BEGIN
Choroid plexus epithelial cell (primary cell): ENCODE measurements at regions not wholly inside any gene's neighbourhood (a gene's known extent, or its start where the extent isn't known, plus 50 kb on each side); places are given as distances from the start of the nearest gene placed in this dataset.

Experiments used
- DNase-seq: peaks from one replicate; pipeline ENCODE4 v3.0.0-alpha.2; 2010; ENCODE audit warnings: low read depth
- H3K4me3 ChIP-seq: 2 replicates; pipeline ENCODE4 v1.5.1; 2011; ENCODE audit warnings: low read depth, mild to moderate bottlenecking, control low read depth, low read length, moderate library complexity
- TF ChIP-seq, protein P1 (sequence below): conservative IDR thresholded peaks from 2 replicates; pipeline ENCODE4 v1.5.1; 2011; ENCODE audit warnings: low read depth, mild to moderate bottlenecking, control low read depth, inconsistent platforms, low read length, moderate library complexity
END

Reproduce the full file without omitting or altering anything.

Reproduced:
Choroid plexus epithelial cell (primary cell): ENCODE measurements at regions not wholly inside any gene's neighbourhood (a gene's known extent, or its start where the extent isn't known, plus 50 kb on each side); places are given as distances from the start of the nearest gene placed in this dataset.

Experiments used
- DNase-seq: peaks from one replicate; pipeline ENCODE4 v3.0.0-alpha.2; 2010; ENCODE audit warnings: low read depth
- H3K4me3 ChIP-seq: 2 replicates; pipeline ENCODE4 v1.5.1; 2011; ENCODE audit warnings: low read depth, mild to moderate bottlenecking, control low read depth, low read length, moderate library complexity
- TF ChIP-seq, protein P1 (sequence below): conservative IDR thresholded peaks from 2 replicates; pipeline ENCODE4 v1.5.1; 2011; ENCODE audit warnings: low read depth, mild to moderate bottlenecking, control low read depth, inconsistent platforms, low read length, moderate library complexity